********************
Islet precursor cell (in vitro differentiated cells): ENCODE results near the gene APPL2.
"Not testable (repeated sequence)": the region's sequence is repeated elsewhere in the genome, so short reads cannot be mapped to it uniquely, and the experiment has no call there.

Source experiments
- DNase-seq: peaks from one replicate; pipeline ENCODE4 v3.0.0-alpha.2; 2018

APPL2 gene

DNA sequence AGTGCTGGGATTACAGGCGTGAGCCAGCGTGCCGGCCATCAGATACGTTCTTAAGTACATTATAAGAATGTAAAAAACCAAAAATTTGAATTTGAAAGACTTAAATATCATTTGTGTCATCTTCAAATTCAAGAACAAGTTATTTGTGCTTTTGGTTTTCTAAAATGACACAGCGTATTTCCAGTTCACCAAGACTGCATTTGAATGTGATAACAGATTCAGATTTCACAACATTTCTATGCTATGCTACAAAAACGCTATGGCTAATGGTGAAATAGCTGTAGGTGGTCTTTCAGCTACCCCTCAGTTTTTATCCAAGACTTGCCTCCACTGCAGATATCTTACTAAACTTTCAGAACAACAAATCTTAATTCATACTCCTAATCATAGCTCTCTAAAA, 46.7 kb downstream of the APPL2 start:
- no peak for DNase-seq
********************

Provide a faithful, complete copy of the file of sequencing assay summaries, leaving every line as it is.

Islet precursor cell (in vitro differentiated cells): ENCODE results near the gene APPL2.
"Not testable (repeated sequence)": the region's sequence is repeated elsewhere in the genome, so short reads cannot be mapped to it uniquely, and the experiment has no call there.

Source experiments
- DNase-seq: peaks from one replicate; pipeline ENCODE4 v3.0.0-alpha.2; 2018

APPL2 gene

DNA sequence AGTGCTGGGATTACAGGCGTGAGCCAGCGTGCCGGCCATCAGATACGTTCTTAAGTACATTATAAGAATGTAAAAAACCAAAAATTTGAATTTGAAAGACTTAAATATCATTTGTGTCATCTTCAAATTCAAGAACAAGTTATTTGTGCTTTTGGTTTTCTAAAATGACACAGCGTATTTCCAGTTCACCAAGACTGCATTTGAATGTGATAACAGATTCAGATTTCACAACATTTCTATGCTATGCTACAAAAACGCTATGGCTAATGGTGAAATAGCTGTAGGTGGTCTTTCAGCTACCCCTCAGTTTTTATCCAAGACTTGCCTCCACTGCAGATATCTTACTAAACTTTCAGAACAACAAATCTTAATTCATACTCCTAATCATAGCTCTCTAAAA, 46.7 kb downstream of the APPL2 start:
- no peak for DNase-seq